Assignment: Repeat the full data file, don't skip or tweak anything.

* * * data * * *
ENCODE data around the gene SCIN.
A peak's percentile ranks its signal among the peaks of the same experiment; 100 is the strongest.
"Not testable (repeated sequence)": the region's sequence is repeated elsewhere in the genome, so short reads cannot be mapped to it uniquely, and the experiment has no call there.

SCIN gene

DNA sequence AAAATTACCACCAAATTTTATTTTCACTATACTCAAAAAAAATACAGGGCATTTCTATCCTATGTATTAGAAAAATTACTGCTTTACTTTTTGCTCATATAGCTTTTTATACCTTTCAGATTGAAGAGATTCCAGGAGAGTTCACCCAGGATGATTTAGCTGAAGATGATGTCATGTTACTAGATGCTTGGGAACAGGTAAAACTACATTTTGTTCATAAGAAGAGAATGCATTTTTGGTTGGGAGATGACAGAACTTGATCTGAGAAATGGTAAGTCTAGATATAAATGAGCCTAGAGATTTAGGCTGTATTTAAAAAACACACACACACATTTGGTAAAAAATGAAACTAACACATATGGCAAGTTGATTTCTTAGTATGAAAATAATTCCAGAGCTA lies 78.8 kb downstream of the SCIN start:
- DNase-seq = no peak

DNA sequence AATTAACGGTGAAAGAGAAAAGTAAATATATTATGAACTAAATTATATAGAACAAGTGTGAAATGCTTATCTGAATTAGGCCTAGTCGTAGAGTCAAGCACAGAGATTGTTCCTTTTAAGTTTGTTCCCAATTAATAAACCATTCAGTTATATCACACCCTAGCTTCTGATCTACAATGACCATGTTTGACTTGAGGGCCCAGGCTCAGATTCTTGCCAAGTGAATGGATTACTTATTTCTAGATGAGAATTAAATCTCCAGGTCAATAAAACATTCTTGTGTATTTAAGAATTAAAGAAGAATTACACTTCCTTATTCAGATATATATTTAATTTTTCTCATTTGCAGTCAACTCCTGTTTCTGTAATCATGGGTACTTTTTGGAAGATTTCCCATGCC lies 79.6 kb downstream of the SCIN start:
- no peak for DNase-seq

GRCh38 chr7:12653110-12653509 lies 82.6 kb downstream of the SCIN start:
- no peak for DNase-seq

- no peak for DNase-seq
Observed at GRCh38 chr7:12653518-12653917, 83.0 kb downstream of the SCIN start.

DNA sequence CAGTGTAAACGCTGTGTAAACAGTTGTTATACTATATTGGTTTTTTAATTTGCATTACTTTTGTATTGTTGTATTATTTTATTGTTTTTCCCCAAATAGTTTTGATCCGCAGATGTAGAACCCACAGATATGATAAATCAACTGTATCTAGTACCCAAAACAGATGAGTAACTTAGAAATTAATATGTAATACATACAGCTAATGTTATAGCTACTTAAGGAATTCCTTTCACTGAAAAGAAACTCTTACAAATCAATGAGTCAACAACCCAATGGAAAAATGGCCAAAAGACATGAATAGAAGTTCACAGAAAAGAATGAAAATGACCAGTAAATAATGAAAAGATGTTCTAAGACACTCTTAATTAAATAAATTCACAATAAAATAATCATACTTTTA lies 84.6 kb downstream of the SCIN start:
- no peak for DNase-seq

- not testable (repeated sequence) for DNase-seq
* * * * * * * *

ENCODE data around the gene SCIN.
A peak's percentile ranks its signal among the peaks of the same experiment; 100 is the strongest.
"Not testable (repeated sequence)": the region's sequence is repeated elsewhere in the genome, so short reads cannot be mapped to it uniquely, and the experiment has no call there.

SCIN gene

DNA sequence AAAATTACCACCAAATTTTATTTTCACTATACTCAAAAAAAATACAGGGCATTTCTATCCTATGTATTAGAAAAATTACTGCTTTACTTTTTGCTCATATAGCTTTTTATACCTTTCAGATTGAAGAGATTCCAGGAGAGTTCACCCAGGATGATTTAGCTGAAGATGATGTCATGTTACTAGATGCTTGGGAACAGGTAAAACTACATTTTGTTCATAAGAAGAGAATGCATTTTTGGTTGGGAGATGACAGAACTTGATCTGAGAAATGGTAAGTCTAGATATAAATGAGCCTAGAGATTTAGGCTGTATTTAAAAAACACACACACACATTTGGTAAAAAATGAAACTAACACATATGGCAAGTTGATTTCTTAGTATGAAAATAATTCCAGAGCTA lies 78.8 kb downstream of the SCIN start:
- DNase-seq = no peak

DNA sequence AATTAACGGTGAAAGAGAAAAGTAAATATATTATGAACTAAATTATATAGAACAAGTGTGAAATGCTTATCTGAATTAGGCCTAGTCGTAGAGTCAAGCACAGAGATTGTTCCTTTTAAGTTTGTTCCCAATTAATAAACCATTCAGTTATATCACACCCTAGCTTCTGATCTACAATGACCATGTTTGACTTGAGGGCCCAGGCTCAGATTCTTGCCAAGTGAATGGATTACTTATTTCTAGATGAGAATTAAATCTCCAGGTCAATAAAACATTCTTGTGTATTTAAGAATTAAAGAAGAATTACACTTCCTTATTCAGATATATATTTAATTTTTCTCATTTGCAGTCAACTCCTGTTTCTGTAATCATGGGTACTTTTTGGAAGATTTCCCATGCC lies 79.6 kb downstream of the SCIN start:
- no peak for DNase-seq

GRCh38 chr7:12653110-12653509 lies 82.6 kb downstream of the SCIN start:
- no peak for DNase-seq

- no peak for DNase-seq
Observed at GRCh38 chr7:12653518-12653917, 83.0 kb downstream of the SCIN start.

DNA sequence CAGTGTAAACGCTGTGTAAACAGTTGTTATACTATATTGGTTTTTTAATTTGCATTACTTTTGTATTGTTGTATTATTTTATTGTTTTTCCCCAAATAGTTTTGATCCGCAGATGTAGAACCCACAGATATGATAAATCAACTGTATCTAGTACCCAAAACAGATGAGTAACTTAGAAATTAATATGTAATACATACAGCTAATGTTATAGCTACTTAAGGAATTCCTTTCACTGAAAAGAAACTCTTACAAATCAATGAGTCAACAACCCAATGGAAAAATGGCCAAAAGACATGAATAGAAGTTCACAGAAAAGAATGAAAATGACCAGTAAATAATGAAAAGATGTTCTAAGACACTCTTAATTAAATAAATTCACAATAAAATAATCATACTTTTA lies 84.6 kb downstream of the SCIN start:
- no peak for DNase-seq

- not testable (repeated sequence) for DNase-seq